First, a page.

Research has shown that counselling:
- provides the opportunity to share problems and concerns in a non-judgemental setting
- provides the opportunity for confidentiality and safety which may allow the young person to talk about long-suppressed experiences which may have been causing distress.
Counselling in schools provides a cost-effective service for pupils who are experiencing emotional distress and/or behavioural problems.
Resolution of these issues, of course, not only helps the individual concerned but can also act as a catalyst in reducing general classroom disruption and improving staff morale.
The first stage in the process is for us to meet with the school head and other relevant staff to introduce:
- The Valley Trust counselling service – an overview
- The counsellor’s role
- How to involve the school’s pastoral staff
- Record-keeping arrangements
- Review and evaluation processes
Who can benefit
Primary school children
Children who display low self esteem and appear isolated and lacking in social skills benefit from counselling. It helps them express their thoughts and feelings effectively.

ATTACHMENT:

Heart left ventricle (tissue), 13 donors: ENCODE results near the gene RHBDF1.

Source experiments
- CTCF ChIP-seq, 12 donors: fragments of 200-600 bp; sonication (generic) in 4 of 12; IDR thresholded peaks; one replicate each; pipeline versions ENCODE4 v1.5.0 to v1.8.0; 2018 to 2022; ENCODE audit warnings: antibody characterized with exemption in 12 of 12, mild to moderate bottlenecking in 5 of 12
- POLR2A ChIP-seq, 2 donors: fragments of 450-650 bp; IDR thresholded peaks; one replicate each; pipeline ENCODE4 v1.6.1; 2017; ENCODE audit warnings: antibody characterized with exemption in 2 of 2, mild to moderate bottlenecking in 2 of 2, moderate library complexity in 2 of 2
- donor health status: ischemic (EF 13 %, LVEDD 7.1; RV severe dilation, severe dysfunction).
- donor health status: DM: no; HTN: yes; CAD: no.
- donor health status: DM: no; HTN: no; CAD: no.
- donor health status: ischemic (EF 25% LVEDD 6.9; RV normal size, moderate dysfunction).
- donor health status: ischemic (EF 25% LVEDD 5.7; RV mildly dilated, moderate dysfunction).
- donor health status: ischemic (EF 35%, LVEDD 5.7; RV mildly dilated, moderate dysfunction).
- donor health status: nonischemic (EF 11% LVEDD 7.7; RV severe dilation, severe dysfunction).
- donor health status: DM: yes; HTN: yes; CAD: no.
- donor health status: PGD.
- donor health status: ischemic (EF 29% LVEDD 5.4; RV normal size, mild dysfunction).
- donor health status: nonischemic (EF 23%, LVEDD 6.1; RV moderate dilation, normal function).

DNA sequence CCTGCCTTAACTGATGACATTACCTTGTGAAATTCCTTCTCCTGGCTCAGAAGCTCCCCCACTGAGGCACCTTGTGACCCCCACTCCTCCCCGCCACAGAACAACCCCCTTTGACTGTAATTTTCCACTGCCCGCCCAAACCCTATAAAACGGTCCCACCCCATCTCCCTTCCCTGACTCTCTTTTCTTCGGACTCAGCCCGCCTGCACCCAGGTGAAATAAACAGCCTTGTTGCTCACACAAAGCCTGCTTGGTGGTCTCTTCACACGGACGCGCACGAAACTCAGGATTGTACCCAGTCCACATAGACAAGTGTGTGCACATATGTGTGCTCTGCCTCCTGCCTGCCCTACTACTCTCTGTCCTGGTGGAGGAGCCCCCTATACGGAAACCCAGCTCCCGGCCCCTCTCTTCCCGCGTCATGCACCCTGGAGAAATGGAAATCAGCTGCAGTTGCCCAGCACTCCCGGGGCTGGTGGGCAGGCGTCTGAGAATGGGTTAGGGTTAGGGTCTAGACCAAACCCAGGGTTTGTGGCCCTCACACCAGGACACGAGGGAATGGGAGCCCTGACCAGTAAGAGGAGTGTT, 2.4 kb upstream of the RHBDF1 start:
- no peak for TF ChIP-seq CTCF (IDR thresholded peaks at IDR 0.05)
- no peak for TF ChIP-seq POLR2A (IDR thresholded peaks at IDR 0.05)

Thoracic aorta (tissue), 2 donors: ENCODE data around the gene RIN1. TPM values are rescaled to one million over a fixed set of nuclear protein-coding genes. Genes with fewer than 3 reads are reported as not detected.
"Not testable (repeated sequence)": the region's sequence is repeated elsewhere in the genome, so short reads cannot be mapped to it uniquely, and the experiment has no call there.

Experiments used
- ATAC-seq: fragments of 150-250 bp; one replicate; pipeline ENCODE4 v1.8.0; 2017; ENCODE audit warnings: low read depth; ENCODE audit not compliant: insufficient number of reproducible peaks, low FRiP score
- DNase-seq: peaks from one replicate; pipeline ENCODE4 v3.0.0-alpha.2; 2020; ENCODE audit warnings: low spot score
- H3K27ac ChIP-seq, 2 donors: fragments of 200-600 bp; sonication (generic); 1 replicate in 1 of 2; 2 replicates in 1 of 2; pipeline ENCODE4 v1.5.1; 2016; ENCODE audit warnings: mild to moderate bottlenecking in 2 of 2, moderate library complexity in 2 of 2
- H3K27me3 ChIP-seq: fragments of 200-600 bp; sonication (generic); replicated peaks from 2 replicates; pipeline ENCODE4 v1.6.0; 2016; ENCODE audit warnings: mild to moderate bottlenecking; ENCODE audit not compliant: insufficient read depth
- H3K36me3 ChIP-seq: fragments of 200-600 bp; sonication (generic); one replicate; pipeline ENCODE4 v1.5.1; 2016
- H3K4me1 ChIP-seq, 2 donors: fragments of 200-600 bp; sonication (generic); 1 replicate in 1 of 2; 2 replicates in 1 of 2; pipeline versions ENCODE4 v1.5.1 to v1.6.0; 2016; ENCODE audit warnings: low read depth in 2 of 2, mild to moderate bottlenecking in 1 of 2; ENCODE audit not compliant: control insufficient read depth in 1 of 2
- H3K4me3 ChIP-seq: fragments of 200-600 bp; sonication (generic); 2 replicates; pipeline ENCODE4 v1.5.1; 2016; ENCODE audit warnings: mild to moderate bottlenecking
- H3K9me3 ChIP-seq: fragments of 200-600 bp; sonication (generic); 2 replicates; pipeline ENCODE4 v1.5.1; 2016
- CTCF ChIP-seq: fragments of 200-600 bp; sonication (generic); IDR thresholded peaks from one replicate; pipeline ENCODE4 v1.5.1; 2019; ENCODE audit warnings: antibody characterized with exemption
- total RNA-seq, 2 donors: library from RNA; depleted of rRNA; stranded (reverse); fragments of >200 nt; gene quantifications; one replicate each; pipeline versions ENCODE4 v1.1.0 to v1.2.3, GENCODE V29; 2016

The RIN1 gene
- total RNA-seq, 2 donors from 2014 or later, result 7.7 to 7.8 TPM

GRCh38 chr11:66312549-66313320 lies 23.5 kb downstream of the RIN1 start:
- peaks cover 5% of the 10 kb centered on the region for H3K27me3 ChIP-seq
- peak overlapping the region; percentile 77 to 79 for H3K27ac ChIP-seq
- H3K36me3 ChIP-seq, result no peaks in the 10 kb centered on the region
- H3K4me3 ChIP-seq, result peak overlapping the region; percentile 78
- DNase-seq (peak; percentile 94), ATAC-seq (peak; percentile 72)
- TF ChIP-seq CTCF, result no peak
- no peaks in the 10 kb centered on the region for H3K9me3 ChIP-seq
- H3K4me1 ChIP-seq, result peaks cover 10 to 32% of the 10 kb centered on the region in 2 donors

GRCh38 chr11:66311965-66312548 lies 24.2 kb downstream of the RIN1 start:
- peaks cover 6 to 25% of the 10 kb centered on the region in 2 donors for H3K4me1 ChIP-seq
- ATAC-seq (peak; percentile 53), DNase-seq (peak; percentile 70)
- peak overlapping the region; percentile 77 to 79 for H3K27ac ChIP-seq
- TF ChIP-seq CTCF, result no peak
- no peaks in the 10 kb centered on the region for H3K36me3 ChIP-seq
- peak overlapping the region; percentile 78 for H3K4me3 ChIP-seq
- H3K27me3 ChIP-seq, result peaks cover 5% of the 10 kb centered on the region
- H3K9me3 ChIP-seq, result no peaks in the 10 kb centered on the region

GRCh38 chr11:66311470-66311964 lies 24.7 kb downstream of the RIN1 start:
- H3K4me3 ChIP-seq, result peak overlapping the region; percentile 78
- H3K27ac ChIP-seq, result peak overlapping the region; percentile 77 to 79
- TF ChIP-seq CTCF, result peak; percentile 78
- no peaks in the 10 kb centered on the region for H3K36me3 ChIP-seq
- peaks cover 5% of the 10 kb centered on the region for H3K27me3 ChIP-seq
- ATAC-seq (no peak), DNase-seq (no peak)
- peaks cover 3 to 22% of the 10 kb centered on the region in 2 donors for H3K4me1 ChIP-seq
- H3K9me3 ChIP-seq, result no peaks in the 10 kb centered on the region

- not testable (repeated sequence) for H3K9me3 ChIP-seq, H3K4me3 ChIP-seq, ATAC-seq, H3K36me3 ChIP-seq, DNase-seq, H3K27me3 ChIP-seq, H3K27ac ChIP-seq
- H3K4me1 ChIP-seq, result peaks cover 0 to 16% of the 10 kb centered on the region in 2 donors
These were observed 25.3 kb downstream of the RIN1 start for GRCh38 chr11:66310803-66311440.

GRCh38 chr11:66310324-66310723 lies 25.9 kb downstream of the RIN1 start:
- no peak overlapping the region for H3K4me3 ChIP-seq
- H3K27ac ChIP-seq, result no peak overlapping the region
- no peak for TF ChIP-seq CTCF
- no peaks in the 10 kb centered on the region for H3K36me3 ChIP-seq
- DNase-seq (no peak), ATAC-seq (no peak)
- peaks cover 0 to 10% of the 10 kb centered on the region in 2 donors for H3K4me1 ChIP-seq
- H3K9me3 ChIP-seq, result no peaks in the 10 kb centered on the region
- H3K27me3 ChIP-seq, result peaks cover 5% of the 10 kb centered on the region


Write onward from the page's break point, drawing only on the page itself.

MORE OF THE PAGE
Secondary school children
Young people with emotional difficulties find that counselling provides them with an opportunity to explore strategies to manage themselves and their relationships more effectively. We can also provide counsellor consultations to school staff regarding pupil issues or tailored personal support.
Issues presented by children and young people include:
- Difficulties with family or peer relationships
- Anxiety or stress-related issues
- School refusal difficulties
- Low self esteem
- Bereavement or loss issues
- Self harm
- Misuse of drugs or alcohol
- Sexual, physical or emotional abuse issues